Pandemic has eased, jobs are back — why are Utah food pantries still busy?

One word: inflation. How those rising prices, especially at the gas pump, are straining family budgets and forcing residents to get grocery help.

(Trent Nelson | The Salt Lake Tribune) Isaac McDonald stocks shelves in the food pantry at Crossroads Urban Center in Salt Lake City on Wednesday, June 29, 2022.

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When the COVID-19 outbreak struck in 2020, the need for food assistance climbed as Utahns hunkered down and jobs perished.

Now that the pandemic has been normalized — due to the presence of vaccines and the easing of restrictions — and many jobs have returned, the demand for help with food has … remained high.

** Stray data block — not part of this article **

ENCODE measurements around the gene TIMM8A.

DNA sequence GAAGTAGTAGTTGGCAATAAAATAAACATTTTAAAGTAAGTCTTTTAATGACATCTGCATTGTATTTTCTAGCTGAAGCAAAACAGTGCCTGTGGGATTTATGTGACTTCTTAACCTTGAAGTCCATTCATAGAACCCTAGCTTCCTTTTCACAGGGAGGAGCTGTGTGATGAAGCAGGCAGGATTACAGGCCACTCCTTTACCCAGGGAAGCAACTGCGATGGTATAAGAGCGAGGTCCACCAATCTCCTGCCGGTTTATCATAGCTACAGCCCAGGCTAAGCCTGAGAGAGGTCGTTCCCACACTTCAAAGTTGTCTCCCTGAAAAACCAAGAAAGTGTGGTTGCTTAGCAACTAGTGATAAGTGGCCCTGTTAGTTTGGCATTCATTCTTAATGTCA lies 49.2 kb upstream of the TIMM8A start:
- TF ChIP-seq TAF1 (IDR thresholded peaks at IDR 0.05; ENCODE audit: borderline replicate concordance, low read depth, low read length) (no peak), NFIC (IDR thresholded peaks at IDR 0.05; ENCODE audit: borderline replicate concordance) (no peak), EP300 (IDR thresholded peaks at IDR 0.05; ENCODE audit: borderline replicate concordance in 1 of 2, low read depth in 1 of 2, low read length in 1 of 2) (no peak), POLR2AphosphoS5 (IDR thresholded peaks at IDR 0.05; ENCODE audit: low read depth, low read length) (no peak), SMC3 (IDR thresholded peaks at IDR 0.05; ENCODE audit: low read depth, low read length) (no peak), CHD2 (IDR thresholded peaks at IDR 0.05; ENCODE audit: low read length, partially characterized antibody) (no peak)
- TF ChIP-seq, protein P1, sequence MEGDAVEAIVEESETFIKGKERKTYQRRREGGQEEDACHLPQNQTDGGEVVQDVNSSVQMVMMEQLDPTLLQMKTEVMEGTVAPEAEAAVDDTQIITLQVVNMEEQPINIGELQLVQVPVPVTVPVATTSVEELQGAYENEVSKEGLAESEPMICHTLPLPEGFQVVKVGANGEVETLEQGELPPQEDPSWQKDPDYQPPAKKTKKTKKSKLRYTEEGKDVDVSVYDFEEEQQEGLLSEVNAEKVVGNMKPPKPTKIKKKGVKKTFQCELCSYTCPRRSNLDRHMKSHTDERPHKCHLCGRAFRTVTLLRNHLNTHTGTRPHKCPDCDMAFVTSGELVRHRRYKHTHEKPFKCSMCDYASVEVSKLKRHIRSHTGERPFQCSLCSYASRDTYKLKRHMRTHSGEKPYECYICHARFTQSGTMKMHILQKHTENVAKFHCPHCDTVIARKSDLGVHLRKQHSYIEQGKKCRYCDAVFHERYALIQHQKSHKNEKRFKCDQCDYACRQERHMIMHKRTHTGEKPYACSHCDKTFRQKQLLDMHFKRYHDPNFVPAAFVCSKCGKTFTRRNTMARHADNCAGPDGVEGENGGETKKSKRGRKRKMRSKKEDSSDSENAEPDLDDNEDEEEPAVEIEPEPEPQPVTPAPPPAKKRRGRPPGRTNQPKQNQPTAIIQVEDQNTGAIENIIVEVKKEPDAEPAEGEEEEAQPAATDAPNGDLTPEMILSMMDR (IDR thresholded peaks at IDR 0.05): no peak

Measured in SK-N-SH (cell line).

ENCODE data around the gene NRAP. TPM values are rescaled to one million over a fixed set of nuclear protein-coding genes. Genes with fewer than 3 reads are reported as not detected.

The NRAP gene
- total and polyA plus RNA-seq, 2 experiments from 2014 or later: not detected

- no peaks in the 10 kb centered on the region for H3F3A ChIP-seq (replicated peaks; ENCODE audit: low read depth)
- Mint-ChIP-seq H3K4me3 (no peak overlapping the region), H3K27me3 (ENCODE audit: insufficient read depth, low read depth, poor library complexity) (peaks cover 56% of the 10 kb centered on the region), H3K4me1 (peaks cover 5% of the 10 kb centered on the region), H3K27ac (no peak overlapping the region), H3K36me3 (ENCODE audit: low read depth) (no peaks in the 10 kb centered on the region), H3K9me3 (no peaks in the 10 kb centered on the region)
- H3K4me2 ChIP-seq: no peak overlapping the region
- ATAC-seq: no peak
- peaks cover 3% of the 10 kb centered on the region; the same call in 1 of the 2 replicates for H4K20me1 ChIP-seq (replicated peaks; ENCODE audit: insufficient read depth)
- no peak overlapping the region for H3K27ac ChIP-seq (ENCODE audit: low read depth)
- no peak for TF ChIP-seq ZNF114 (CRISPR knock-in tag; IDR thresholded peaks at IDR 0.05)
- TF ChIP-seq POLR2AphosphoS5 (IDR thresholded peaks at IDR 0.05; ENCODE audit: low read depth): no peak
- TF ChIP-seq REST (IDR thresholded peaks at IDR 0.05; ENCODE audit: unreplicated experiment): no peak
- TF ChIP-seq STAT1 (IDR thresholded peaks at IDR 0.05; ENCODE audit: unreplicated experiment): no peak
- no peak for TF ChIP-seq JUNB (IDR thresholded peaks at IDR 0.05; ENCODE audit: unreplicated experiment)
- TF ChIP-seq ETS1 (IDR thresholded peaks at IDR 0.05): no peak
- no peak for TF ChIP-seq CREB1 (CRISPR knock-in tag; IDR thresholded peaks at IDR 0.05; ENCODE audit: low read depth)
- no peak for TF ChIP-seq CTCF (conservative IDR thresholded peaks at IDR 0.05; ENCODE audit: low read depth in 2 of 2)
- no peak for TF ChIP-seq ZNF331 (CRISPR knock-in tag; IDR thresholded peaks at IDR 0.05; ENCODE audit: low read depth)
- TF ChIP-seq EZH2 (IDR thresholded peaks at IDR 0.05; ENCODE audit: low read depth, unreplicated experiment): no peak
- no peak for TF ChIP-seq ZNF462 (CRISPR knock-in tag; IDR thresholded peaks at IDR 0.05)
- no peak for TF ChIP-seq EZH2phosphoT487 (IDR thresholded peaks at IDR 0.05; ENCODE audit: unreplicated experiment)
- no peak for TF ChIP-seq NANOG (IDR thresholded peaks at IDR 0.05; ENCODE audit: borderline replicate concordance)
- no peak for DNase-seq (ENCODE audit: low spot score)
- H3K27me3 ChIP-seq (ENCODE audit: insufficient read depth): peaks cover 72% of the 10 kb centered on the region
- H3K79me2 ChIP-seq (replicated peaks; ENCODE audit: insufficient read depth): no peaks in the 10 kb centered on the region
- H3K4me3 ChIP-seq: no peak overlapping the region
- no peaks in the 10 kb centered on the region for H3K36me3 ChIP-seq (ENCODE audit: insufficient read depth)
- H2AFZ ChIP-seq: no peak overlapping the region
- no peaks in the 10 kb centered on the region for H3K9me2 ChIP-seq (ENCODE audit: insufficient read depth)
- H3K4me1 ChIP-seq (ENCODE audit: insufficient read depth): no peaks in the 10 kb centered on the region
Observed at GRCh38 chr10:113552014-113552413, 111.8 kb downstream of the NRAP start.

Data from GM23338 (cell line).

Why? After all, food banks expected emergency conditions to let up once the state and its residents found more stability in life amid the virus.

Then 8.6% annual inflation entered the equation, and those hopes for diminished demand for help vanished.

Kate, who asked to be identified only by her middle name while discussing her need for aid, has been staggered by the sticker shock. Soaring prices have even limited the food banks she can drive to in Kearns, where she lives.

As a part-time teacher in an after-school program, money is tight.

“You have to pinch pennies somewhere else,” she said, “in order to be able to afford what you need.”

Kate volunteers in a food pantry in Kearns, where she gets most of her groceries. She then tries to complement those supplies at discount produce stores. It becomes, she said, sort of a scavenger hunt.